I haven't been blogging for a while, not just due to the film premiere running up, but various events happening at home. Some of which have surely not gone unnoticed in international news. I live far from the madness running rampant through England, though there's no telling how the Scots will react. Perhaps the Scots will decide that rioting in Glasgow, Edinburgh and Aberdeen would be too "English," and we enjoy a rare quiet week in the cities. Wales and Northern Ireland join us from the sidelines, watching our southeastern brother tearing itself apart. Sibling rivalry is a constant in the United Kingdom, but for all our chants and jeers in football games, we're still united for now, and the plight of England is met with dismay. England's skin has been broken, and we have wild men with hands and bellies, filled with hate and filled with lust, looting and pillaging and destroying.
And for what? Social change? Reaction to a political outrage? Expressing terror and panic? Apparently, no one is sure. Some blame a general malaise, a madness which has afflicted England's cities, causing them to burn and demolish for seemingly no reason beyond simple opportunism. Others say the gap between rich and poor has grown so vast that mass looting is truly a viable solution to their financial woes, and acting in a concerted nationwide robbery would mean higher chance of evading capture. Still more blame "kids these days."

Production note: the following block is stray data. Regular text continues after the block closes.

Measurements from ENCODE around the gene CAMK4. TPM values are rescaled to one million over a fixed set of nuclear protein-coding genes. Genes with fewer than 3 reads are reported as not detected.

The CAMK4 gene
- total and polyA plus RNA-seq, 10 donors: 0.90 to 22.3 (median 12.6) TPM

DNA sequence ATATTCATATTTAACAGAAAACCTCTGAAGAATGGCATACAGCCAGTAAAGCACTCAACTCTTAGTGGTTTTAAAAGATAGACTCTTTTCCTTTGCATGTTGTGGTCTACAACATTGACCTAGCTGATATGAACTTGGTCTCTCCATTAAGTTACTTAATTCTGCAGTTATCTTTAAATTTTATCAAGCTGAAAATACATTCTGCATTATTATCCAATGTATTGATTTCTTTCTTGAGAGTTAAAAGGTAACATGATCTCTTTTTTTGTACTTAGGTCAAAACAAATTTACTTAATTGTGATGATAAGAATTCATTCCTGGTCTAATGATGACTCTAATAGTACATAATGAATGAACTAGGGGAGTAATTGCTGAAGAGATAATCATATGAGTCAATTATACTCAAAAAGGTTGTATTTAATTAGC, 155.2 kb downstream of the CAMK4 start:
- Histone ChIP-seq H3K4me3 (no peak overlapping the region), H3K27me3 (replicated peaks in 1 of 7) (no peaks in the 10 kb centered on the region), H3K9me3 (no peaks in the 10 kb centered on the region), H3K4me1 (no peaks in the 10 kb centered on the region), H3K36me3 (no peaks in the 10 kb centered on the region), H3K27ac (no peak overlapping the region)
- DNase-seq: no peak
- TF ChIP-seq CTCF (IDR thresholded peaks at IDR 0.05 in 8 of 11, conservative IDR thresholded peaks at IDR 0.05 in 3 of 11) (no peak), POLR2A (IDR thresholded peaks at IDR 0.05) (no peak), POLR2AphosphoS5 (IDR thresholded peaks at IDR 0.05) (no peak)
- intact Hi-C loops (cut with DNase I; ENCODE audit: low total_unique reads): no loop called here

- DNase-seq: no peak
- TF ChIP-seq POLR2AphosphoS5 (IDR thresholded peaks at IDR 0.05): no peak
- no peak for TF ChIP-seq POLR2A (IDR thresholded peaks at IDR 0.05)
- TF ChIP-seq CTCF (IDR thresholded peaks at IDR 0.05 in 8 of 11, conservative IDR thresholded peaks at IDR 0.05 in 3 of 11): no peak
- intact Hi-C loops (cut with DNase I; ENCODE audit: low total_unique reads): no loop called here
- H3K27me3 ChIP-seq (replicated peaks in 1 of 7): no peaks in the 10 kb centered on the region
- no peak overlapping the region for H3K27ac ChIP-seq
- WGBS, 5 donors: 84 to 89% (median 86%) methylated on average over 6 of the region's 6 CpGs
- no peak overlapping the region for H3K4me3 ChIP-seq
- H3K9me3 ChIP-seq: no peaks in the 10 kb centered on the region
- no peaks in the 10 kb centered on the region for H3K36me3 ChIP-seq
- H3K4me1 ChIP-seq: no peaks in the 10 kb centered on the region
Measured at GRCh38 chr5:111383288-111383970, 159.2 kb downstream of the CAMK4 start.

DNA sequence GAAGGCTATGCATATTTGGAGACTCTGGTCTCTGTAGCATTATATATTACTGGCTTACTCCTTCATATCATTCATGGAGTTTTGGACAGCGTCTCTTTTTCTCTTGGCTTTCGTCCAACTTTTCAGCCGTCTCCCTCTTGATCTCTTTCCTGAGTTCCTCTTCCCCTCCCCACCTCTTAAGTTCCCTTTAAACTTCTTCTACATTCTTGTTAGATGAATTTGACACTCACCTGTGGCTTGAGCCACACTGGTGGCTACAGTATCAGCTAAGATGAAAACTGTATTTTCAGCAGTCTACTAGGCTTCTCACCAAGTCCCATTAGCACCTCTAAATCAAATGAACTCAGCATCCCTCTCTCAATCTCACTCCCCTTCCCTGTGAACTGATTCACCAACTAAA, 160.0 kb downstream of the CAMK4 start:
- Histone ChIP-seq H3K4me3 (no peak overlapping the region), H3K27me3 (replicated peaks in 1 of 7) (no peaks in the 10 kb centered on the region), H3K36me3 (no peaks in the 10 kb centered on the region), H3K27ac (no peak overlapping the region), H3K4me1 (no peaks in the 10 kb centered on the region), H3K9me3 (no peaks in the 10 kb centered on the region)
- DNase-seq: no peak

Truly, we can call England's cities civilized. I say this not out of parochialism - Scotland's cities have proven themselves to be just as civilized on many an occassion - and not to decry civilization. Just out of an observation that for every creative and protective act of civilization, there is an equal and opposite destructive and aggressive act of civilization. In this past week, we've seen the fruits of architectural genius being torched to ashes by the anger of malcontents; the spoils of economic conquest hoisted away by new victors; the peak of city life washed away in a torrent of fear and chaos.
I'm still going to the Conan premiere. I grew up in the West Coast of Scotland during the years of the Lockerbie disaster, the Dunblane Massacre, and the final days of The Troubles, and Greenwich hasn't seen much of the rioting. I'll likely be safe, and I'm surely not going to be looking for trouble, as long as trouble doesn't get in my way. My skin's already broken.